I can tell you right now, when I started on video, I was awful. I was spray tanned. You have no idea, man. It was embarrassing. I still leave it up to this day as a reminder. Just because you’re excited about it doesn’t mean that you’re going to be amazing. So don’t let that be a setback. Like everything, it takes practice and time to get better at it. You can’t just expect to flip on the camera and be, I’m looking for a terrible example, Larry King or whatever it may be. Younger probably, unless you’re not. It takes time and practice.

David Wells: Right. That’s one of the things you mentioned in your book that keeps people out of the game because they’re afraid. It’s showing your flaws, having a mix-up in the video here and there. It shows that you’re human. It puts a human face on your brand. It just makes people like you even more. Like you said, over time, you get better and better.

David Siteman: I 100% agree. It’s funny. On my show, doing 150 video interviews online and we’ve done 100 plus in person and just all kinds of different interviews and all different kinds of formats. I’ve had a TV show where I was like, “Okay. We’ve got to get this entire guy’s life story in four minutes.” I’m like, “What am I going to do?” To video online where there’s more authenticity because you can do all kinds of different lengths. What I’ve noticed is when funny things happen that are humanizing, it creates a much better connection with the viewer. We’ve had cats and babies and random people walking in and power going out. We’ve had all kinds of interesting things happen during the interviews. I think what it ends up doing is people are like, “Well, this isn’t some kind of ‘guru on a mountain’ talking down to me or some jerk. This is a human.” I think that we’ve seen that with social media. We’ve seen that with what’s going on online. We want to connect with people. I think that that’s an amazing way to do it.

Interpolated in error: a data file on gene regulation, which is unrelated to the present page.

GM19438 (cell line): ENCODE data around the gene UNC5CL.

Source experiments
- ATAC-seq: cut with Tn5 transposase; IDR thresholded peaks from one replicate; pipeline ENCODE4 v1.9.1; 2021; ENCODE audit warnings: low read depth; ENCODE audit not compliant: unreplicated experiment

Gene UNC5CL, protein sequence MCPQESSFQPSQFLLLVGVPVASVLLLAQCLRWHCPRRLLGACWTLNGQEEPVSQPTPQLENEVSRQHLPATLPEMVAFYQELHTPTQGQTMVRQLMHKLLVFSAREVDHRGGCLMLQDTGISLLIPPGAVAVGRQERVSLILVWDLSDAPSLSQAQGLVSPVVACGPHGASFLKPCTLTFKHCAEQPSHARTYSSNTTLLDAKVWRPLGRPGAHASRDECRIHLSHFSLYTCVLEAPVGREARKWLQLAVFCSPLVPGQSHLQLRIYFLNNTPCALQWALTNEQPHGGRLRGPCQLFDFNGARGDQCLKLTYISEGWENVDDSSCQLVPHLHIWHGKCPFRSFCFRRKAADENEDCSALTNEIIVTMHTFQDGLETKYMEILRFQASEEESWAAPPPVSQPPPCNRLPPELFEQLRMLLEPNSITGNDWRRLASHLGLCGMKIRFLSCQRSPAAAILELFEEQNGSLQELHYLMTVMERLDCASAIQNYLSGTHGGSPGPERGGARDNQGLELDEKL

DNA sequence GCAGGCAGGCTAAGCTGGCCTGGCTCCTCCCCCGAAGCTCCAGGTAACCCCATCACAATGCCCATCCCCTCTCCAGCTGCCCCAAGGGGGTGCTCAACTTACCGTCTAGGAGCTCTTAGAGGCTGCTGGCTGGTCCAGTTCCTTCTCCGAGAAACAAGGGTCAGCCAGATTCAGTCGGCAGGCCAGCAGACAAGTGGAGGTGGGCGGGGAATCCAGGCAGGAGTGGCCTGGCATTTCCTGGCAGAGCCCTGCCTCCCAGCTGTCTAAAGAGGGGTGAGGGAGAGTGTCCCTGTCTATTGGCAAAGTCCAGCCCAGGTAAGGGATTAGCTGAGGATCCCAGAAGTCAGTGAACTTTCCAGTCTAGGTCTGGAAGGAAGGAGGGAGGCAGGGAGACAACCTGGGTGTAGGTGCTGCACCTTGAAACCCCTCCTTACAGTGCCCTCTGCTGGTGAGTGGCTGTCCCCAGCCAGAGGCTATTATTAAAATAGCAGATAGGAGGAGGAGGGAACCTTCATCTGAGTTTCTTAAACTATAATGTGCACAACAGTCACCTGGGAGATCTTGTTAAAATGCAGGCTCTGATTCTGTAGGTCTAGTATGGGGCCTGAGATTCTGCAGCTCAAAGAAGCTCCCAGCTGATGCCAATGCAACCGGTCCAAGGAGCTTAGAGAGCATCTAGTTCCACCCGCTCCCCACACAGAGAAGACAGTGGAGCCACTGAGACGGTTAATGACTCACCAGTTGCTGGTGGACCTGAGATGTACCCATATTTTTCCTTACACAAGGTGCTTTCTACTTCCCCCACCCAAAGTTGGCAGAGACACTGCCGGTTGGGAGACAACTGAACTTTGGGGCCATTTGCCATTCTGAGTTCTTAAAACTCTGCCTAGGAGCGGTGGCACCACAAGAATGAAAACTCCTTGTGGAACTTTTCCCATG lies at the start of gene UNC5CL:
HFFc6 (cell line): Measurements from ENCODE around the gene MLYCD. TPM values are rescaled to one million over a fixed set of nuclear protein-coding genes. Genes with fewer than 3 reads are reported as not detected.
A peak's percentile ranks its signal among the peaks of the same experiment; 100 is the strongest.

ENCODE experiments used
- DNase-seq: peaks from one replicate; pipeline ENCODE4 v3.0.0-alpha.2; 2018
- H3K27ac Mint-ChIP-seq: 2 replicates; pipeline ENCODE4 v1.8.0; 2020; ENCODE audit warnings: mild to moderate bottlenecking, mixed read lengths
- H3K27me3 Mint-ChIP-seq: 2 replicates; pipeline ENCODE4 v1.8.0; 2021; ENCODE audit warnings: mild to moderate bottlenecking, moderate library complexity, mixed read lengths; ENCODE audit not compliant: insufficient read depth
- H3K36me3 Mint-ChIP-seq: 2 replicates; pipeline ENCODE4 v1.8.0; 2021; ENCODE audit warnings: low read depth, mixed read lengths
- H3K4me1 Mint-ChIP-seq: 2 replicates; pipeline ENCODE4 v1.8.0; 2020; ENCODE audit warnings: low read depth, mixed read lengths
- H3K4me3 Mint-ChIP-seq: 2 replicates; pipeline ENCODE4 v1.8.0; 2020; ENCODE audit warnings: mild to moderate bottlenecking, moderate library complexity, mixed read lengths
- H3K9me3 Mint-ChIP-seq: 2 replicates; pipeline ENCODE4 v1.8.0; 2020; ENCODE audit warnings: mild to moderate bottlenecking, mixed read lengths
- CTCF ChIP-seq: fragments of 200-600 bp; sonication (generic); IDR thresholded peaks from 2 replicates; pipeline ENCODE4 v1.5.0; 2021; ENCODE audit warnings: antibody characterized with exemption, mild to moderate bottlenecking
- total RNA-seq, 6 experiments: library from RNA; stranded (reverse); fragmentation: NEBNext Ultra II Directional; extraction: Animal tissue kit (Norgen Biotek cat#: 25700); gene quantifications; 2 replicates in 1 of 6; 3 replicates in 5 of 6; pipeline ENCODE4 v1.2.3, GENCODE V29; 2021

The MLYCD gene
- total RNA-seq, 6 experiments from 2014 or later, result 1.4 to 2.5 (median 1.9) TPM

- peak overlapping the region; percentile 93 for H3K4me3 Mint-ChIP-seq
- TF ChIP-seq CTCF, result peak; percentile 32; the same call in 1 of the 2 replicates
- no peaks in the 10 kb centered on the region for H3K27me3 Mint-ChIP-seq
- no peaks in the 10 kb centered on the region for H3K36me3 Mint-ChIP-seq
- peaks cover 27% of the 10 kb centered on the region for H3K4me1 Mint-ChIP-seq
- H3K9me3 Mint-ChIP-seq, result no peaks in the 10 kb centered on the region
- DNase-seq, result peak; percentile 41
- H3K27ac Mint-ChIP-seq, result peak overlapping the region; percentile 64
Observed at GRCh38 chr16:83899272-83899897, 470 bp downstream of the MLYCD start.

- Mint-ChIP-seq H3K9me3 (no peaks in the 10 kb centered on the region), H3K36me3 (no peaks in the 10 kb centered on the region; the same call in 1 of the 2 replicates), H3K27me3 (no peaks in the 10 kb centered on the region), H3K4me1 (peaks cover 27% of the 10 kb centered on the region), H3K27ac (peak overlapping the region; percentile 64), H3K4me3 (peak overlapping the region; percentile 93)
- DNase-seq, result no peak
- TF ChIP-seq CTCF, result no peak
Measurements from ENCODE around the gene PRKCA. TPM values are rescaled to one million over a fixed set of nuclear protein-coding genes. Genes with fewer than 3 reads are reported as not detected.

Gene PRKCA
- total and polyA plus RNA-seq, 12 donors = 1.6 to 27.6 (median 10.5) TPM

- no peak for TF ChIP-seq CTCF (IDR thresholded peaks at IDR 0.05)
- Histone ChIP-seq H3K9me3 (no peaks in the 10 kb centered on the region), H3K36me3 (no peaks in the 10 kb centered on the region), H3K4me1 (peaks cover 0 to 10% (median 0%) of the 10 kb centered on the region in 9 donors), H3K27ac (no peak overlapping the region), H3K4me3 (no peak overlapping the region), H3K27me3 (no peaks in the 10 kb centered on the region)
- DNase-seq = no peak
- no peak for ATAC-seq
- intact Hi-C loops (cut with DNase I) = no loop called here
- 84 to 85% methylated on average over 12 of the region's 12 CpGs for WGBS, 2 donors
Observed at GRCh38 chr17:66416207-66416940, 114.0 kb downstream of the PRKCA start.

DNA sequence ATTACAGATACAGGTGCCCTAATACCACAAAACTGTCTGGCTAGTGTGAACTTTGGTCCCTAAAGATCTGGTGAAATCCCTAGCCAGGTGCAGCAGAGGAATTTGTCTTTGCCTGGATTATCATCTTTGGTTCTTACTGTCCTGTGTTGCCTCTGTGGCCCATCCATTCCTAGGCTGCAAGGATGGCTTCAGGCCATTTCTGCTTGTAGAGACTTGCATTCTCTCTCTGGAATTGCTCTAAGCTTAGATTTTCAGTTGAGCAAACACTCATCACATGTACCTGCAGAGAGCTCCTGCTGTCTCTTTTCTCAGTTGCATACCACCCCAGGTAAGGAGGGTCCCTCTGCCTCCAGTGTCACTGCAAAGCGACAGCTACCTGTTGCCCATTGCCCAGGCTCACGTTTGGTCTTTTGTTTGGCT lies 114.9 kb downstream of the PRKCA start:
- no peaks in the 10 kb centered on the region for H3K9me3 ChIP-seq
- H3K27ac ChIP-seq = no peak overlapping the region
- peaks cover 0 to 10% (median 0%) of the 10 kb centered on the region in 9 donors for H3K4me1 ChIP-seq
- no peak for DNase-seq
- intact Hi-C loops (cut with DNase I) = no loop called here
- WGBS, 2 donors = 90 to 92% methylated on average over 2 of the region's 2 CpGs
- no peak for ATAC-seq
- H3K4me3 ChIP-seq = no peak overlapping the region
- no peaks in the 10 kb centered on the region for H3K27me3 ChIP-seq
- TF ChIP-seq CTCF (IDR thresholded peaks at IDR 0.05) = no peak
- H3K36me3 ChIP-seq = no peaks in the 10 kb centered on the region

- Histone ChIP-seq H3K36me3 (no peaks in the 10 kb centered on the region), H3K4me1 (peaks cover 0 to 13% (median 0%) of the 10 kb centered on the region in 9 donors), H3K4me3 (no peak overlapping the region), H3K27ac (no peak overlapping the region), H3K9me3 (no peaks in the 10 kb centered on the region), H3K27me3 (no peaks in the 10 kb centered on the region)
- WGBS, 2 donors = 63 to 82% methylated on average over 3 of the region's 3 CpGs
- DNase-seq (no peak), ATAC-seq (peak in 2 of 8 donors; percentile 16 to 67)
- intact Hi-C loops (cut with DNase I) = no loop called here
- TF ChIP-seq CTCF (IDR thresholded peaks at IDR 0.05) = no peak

David Wells: Right. Switching gears a little bit, in your book, you mention product pushing and the hard sell are out and the smarter, faster, cheaper way is to become a trusted resource and an authority figure that someone knows, likes, and trusts. That’s who you buy from. What are some ways time and time again that you’ve seen that can help build that authority and trust within and around a community?